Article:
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Neonatologists are licensed pediatricians who specialize in treating infants who are born with health problems. They perform diagnostic tests, administer medications, and provide emergency services when necessary. A person who wants to become a neonatologist is required to obtain a medical degree, complete a three-year residency program, and participate in an additional three years of specialty fellowship training. In addition, a series of licensing examinations must be passed throughout training to become a neonatologist.
An individual who believes that he or she might want to become a neonatologist can enroll in an accredited four-year university to earn a bachelor's degree. A student can choose to major in any subject, though focusing on premedical studies, biology, or health is usually the most helpful in preparing for medical school. Near the end of a bachelor's degree program, an individual can begin preparing essays, transcripts, and other documents needed to be considered for admissions into medical school. In addition, most countries require students to take and pass national medical college admissions tests to qualify for enrollment.
Once a person is accepted into a medical school, he or she can meet with advisers to determine the best course of study to become a neonatologist. A student usually spends the first two years of school in classrooms and laboratories learning about medical terminology, basic diagnostic and treatment techniques, and ethics. The final two years are spent participating in practical internships and research projects to gain hands-on experience. A successful student can earn a doctor of medicine degree and begin applying for pediatric residency programs at hospitals.
Most residency programs last for about three years, during which time new doctors have the opportunity to work alongside experienced pediatricians. A resident also receives part-time classroom instruction from practicing doctors to gain a detailed understanding of pathology and patient care in reference to treating infants and children. A new doctor can take a national examination near the end of a residency program to earn a pediatrician license.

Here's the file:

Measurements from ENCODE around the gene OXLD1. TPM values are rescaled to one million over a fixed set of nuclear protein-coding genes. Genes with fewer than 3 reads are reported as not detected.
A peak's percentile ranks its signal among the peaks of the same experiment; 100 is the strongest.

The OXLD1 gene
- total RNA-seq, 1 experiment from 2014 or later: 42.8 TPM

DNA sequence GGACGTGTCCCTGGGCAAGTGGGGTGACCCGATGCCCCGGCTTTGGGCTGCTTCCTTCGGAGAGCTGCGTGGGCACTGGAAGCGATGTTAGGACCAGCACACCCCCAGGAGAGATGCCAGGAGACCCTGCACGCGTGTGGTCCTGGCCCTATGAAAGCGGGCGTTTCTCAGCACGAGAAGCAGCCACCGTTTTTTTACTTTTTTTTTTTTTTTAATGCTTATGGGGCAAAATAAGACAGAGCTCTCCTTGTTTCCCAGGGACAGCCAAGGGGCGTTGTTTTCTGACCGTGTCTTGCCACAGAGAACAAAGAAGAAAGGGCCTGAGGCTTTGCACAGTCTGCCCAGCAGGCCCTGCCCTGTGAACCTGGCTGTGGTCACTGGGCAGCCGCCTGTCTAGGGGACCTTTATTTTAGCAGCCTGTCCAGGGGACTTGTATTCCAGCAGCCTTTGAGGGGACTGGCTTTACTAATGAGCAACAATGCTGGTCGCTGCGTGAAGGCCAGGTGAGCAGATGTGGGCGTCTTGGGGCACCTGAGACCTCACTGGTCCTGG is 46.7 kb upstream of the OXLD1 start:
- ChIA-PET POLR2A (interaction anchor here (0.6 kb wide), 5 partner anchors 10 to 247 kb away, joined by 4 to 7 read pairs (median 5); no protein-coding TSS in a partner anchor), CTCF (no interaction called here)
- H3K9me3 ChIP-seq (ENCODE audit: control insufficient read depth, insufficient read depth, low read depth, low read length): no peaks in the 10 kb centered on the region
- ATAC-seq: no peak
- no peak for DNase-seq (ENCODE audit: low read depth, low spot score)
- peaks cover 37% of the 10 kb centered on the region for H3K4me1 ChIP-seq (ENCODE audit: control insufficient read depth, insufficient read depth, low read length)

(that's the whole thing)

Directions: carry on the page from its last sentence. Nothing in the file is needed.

Many doctors begin practicing general pediatrics after completing residency training, but a person who wants to become a neonatologist must complete additional training in the form of a fellowship. A three-year fellowship program allows a doctor to gain supervised experience in intensive care units working directly with newborns. A fellow is typically required to conduct independent research when not treating patients in order to meet licensing requirements and better understand the practice of neonatology.
After completing a fellowship, a doctor can take a final licensing examination to officially become a neonatologist. With a license, a physician can begin practicing independently at general hospitals, children's hospitals, or specialty clinics. In addition, many experienced doctors decide to conduct clinical research and teach medical school courses in their spare time.
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